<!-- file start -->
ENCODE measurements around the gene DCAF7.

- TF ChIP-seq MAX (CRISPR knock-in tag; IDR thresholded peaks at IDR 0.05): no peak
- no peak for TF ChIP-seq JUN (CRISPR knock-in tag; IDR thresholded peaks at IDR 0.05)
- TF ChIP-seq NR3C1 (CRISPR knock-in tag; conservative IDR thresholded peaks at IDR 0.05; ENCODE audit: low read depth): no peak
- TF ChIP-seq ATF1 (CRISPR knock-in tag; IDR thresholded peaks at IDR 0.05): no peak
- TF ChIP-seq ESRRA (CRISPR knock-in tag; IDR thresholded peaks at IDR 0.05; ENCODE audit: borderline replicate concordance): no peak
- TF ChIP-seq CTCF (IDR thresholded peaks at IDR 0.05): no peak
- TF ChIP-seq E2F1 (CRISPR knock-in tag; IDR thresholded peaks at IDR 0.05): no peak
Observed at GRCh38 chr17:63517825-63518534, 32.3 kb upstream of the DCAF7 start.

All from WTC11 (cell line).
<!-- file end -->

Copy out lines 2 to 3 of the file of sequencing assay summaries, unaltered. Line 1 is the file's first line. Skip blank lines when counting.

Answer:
- TF ChIP-seq MAX (CRISPR knock-in tag; IDR thresholded peaks at IDR 0.05): no peak
- no peak for TF ChIP-seq JUN (CRISPR knock-in tag; IDR thresholded peaks at IDR 0.05)